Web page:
[Spellyans] 'who?' in Cornish

Daniel Prohaska daniel at ryan-prohaska.com
Sat Apr 10 10:43:49 BST 2021

> On 09.04.2021, at 13:29, Nicholas Williams <njawilliams at gmail.com> wrote:
> My objection to the spellings <piw> ‘who’, <gwiw> ‘worthy’ and <liw> ‘colour’ in the Akademi dictionary is not just a quibble about orthography. It is a question of the implied pronunciation. If the rules were followed fully the diphthong in <piw> would be pronounced with a long nucleus. It is certain, however, that in ‘who’, ‘worthy’ and ‘colour’ in Middle Cornish the nucleus was short.

Nicholas, you say it is “certain” that the nucleus of a diphthong in open syllable was short. I do not know how you can be “certain” about this. I’m not sure even fits your overall theory. My two objections to this would be that Lhuyd and native writers show several spellings that would rather indicate a long nucleus in this environment. Also, since the Middle English diphthongs /iu/ and /eu/ fell in with each other at the end of the 13th century, ME and early ModE /iu/ (e.g. ‹newe› “new”) could be represented by ‹ew›. I cannot see how a short, or long for that matter, nucleus could be determined with “certainty” without direct observation, or at least commented observation at  the time Cornish was still traditionally and natively spoken.  And Lhuyd is the closest thing we have to such a comment. To me the evidence appears stronger that the nucleus was relatively long in this environment, allowing for a greater range of contrastive nuclei.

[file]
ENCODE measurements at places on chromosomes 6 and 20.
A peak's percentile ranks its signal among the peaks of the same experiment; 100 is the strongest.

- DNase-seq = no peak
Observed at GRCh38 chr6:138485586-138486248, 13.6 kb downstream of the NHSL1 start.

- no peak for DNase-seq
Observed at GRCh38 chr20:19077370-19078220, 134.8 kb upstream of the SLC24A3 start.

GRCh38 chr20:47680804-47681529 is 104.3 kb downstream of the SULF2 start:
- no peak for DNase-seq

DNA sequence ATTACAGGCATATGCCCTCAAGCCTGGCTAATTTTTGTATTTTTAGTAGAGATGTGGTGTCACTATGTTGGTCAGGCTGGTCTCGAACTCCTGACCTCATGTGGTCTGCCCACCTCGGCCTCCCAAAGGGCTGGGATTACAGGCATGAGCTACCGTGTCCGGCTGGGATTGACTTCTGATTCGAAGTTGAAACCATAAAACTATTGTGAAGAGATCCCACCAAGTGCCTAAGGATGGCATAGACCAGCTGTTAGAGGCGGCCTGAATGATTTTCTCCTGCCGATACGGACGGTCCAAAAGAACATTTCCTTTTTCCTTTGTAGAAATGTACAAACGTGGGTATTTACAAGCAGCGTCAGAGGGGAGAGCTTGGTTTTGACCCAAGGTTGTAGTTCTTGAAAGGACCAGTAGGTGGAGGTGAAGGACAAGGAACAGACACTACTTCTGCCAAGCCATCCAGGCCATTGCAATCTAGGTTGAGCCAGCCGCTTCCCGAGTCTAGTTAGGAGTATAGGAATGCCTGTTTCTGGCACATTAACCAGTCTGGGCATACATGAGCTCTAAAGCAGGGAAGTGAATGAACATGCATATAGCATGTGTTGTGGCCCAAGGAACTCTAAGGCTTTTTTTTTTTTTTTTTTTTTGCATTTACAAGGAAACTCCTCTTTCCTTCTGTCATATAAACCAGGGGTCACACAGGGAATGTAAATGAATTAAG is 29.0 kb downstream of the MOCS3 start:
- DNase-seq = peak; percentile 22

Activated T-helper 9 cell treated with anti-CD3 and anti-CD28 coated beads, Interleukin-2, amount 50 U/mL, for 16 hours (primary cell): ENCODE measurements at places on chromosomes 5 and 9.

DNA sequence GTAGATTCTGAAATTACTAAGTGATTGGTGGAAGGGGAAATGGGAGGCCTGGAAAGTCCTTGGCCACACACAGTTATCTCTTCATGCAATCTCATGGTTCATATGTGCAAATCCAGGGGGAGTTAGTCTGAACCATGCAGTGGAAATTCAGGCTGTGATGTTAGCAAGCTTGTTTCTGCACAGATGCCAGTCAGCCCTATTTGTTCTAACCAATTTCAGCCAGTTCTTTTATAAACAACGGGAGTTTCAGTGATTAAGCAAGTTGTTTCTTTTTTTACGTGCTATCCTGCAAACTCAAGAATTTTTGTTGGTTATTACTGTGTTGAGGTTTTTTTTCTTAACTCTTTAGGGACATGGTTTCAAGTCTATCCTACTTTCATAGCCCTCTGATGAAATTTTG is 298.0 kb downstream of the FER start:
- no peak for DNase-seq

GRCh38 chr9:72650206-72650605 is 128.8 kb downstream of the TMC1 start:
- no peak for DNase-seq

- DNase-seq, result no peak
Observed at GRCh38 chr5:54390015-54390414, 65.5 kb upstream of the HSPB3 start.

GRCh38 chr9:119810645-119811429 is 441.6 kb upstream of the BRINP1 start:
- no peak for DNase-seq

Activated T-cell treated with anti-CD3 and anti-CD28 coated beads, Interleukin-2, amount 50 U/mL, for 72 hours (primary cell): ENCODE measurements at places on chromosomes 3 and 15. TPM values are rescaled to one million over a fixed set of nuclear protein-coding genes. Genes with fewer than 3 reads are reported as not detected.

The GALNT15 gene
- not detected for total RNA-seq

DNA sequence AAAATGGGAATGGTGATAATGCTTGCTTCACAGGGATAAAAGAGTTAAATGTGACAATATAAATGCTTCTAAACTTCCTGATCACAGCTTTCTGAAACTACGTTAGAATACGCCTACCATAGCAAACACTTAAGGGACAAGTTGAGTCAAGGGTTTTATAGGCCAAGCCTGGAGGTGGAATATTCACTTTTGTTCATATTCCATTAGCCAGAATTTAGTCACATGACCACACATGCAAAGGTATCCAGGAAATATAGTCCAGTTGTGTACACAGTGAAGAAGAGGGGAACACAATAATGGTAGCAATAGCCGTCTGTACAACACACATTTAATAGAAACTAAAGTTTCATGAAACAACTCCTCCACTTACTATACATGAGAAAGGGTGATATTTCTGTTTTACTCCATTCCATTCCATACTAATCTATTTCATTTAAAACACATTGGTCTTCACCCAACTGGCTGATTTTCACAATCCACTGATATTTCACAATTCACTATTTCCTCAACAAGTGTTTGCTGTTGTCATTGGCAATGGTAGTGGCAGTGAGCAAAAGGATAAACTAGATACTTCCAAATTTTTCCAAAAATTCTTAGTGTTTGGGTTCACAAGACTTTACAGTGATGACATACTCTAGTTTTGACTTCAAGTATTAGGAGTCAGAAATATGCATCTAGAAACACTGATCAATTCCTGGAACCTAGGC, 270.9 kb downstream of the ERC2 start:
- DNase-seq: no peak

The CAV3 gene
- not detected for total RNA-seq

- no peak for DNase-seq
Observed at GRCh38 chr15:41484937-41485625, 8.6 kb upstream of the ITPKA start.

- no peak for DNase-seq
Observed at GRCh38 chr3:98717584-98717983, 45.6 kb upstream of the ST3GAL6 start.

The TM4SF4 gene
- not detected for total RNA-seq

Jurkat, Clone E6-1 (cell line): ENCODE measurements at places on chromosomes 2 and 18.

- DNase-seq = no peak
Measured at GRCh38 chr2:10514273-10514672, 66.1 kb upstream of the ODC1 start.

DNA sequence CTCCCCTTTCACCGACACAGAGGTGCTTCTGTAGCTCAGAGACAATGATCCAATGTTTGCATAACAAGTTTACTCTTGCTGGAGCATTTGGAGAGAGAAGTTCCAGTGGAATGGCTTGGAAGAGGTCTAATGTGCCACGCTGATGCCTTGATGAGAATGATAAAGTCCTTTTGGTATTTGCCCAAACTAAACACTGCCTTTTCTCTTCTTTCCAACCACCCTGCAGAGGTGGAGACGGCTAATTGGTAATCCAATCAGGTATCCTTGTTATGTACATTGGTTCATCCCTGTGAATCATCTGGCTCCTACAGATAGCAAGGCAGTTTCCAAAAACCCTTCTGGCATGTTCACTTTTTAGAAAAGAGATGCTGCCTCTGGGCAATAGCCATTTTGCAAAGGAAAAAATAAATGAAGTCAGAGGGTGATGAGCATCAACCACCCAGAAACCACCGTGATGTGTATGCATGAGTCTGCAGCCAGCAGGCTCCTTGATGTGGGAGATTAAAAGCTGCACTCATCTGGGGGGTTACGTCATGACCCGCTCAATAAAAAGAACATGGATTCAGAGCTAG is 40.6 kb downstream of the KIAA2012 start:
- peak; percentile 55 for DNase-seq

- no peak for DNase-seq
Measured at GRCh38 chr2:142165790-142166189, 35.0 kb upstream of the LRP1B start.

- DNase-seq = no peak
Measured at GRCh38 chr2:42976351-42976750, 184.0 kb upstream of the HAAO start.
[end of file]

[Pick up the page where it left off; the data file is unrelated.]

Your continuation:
> As a result the vowel written <y> alternated with /e/.
> We thus find, for example:
> pyw OM 261 ~ pew TH 7
> gwyw PC 829 ~ guew BK 204
> lyw PC 3123 ~ lew CW 1051.
> Indeed lyw ‘colour’ clearly rhymes for effect in the line du yw y lyw RD 2001 both with du and yw.  In the SWF if ‘colour’ and ‘is’ are liw and yw respectively, they do not rhyme. 

The natural rhythm of speech would emphasize ‹du› and ‹lyw›, - ‹yw› on the other hand would be unstressed in this context and its vowel/diphthong reduced/lowered. ‹Lyw› and ‹yw› need not rhyme perfectly to make this line work. What it does show is that /y/ was diphthongised early with the expected /iw/ diphthong: [ˈdiːw ɪw ɪ ˈliːʊ] (or if you don’t like the overlong [iːʊ], with a reduced length (< prosodic shift) [iˑʊ] - but I didn’t want to trigger you with representing a half-long vowel ;-) ). 
Phonologically the diphthong in ‹lyw› and ‹yw› are no different, i.e. /iw/, but ‹yw› is short by being unstressed, while ‹lyw› would have its fully stressed and long pronunciation. I say this with no degree of certainty, but evidence for long nuclei are there in the later texts. You have mentioned this problem, if memory serves, in “Cornish Today” and proposed a secondary lengthening in this environment, but I see no problem in assuming the nucleus was always (even after the prosodic shift) relatively long (in this environment) vis á vis a short vowel. Note that I’m not arguing specifically for spelling the digraph ‹iw›, just that there was a phonological distinction between /iw/ and /ew/.